The 2013 proposed rule presented an effective population size estimate from a publication by Schwartz et al. (2009), which estimated a summed effective population size of 35, with credible limits from 28 to 52 (Schwartz et al. 2009, p. 3,226). As described in the SSA report, the study used wolverine samples from the main part of the Rocky Mountain wolverine populations and did not include subpopulations from two other mountain regions in Montana, and samples were missing from other parts of the wolverine range in Idaho and other areas of Montana. Thus, the analysis missed both wolverine subpopulations and individuals, which would underestimate the results for this type of analysis.

In the wolverine SSA report, we provide a contextual discussion of the effective population size concept, particularly in the context of genetic studies related to the phylogeographic history of the North American wolverine that were not well described in the 2013 proposed rule. In sum, the spatial distribution of genetic variability currently observed in wolverines in North America appears to be a reflection of a complex history in which population abundance has fluctuated since the time of the last glaciation with insufficient time passing since human persecution since at least the 1700s to allow for full recovery of wolverine densities (Cardinal 2004, pp. 23-24; Zigouris et al. 2012, p. 1,554). This history and the fact that wolverines in the contiguous United States occupy the southern periphery of the species' entire North American range are important considerations in estimating and interpreting current wolverine distribution and abundance. The wolverine SSA report also presents information from genetic and observational studies that provide support for wolverine movement across the international border of the contiguous United States and Canada. In the 2013 proposed rule, we stated there is an apparent lack of connectivity between wolverine populations in Canada and the United States based on genetic data (78 FR 7864; February 4, 2013). We now consider wolverines that occupy the contiguous United States to be genetically continuous with wolverines in adjacent Canadian provinces. A small effective population size would be more of a concern if the population was in isolation; however, wolverines in the contiguous United States are not genetically isolated from wolverines in Canada. For more information, see the Small Total Population Size and Effective Population Size sections under Distinct Population Segment below.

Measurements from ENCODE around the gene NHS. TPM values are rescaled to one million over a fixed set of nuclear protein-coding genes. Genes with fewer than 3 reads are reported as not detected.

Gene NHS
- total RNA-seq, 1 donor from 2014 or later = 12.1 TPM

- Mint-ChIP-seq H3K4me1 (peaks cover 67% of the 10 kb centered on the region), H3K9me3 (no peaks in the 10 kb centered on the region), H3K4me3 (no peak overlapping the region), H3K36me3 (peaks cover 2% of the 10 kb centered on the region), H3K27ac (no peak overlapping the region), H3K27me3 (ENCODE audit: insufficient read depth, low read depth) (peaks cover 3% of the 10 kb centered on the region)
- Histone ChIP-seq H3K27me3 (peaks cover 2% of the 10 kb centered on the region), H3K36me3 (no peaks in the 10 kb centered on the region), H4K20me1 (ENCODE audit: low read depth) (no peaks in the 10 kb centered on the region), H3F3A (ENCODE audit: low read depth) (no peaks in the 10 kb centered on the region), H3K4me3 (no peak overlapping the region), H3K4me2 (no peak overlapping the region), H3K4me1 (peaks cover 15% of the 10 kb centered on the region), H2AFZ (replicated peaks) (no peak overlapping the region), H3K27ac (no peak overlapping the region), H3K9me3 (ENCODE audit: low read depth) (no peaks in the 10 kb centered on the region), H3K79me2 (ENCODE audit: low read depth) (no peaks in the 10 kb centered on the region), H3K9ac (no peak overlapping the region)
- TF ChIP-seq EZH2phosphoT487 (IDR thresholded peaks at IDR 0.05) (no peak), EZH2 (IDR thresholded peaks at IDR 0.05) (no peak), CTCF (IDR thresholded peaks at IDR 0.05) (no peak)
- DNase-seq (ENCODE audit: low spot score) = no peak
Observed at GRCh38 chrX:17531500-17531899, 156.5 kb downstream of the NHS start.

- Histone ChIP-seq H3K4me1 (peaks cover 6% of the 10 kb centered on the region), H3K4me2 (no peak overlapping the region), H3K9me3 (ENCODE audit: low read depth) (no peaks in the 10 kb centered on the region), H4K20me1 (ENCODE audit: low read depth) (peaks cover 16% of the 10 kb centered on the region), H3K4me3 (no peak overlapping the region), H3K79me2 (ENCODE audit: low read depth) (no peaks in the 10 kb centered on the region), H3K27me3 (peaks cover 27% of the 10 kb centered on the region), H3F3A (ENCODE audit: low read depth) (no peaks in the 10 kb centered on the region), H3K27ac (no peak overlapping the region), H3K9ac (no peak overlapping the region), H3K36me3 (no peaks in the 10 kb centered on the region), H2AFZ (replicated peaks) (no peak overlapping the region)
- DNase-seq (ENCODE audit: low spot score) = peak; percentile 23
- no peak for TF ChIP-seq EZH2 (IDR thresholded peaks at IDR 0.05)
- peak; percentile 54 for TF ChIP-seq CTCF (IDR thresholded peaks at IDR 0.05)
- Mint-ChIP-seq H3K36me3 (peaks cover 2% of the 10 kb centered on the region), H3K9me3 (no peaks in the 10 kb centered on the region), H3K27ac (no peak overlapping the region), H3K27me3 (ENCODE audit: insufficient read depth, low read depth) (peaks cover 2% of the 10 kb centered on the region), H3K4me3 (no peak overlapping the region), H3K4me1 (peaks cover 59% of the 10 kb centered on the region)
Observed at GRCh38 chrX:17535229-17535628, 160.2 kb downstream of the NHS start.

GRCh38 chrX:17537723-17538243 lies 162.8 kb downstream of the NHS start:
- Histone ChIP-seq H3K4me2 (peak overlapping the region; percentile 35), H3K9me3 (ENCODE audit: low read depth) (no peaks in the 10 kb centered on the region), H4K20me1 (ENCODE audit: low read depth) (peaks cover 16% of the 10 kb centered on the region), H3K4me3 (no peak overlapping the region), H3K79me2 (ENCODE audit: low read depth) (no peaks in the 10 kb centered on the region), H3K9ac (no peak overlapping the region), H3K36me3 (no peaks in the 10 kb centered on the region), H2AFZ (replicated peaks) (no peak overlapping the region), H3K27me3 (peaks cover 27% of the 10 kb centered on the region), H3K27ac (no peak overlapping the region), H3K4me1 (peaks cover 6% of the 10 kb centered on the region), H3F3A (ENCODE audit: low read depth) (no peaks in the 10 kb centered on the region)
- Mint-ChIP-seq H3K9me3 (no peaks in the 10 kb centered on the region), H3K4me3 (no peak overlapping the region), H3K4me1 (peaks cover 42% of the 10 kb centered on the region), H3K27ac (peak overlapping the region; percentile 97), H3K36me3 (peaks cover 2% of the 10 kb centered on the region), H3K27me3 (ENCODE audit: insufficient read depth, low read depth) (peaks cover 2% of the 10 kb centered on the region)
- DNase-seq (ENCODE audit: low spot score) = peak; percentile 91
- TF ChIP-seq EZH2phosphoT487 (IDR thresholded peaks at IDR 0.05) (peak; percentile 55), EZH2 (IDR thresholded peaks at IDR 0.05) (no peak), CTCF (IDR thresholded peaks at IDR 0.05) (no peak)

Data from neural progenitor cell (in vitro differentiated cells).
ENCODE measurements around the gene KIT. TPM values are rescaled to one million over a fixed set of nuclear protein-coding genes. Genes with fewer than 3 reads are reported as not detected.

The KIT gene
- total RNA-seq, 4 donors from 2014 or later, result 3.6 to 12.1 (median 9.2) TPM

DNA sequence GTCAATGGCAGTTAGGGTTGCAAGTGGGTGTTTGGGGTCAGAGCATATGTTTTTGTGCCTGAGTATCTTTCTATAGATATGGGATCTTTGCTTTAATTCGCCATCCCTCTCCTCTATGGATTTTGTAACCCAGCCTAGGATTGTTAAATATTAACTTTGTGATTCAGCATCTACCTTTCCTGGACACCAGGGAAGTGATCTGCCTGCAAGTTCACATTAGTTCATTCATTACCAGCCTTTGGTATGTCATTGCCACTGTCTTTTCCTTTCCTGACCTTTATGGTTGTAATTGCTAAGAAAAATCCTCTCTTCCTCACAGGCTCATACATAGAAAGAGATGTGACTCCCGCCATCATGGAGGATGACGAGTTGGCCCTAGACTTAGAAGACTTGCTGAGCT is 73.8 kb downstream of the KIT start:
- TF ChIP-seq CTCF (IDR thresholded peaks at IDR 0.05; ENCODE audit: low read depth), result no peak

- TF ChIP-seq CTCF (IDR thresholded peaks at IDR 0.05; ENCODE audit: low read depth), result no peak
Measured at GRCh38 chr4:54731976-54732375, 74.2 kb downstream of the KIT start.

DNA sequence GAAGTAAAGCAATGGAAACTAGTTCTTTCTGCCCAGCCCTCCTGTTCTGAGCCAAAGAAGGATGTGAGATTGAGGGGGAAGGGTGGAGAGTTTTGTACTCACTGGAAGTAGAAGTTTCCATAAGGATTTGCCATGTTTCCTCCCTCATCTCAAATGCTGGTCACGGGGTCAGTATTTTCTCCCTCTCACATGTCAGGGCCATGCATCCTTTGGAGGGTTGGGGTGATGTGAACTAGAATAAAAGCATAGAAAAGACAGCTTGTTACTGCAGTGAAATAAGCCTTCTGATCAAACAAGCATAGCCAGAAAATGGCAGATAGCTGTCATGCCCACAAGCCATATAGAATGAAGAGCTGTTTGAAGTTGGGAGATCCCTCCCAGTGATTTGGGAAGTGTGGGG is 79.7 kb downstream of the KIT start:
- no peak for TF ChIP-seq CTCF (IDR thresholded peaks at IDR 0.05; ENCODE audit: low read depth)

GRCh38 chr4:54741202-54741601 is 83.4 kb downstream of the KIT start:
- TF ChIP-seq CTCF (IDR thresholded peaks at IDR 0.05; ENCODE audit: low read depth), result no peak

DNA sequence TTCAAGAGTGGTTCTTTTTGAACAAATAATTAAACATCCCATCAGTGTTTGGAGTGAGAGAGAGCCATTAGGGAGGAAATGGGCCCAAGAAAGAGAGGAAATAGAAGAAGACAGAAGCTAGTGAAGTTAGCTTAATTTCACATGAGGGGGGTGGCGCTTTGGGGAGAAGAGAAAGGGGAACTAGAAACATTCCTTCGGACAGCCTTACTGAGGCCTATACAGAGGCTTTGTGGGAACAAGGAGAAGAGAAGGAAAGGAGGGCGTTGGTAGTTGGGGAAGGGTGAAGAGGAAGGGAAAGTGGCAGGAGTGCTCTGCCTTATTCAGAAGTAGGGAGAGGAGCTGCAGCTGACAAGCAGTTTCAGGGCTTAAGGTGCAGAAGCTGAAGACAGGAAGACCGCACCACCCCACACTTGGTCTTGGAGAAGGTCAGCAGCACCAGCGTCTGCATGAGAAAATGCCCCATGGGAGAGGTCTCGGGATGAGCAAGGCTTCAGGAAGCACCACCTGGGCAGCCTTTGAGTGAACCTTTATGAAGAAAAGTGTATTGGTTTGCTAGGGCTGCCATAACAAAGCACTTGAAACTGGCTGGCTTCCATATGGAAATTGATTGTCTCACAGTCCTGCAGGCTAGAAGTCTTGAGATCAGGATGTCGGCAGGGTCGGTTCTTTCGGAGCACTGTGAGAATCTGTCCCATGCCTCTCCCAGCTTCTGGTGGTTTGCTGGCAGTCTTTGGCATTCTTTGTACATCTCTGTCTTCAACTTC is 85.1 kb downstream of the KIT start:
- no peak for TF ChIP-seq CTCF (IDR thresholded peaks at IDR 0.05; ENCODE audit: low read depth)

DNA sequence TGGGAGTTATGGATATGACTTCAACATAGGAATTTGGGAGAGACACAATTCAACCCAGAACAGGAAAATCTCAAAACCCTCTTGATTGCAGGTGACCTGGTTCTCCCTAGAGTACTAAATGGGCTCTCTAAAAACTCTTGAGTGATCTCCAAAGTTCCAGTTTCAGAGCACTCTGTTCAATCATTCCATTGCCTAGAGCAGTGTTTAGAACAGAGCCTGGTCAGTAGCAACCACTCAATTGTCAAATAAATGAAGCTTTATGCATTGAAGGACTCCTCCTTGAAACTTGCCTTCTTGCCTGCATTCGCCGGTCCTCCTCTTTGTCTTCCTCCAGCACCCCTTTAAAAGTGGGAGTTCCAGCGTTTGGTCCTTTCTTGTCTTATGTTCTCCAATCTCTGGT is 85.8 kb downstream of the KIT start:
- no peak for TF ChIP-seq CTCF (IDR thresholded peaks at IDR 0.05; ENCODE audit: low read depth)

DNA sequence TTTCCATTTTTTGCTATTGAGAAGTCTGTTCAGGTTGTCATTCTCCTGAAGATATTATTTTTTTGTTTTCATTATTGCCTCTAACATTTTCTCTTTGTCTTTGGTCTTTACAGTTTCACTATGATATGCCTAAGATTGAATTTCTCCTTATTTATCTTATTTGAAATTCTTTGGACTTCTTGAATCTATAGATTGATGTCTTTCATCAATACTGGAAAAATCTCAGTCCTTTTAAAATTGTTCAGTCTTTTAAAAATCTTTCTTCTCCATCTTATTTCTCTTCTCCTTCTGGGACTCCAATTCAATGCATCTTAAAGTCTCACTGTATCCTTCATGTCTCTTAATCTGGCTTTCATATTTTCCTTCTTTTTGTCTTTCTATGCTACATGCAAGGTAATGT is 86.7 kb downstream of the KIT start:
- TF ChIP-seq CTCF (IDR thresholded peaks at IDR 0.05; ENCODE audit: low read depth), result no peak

(3) Comment: We received several public comments during our request for information claiming that North American wolverine face threats from indiscriminant trapping in the contiguous United States, or are threatened by incidental trapping.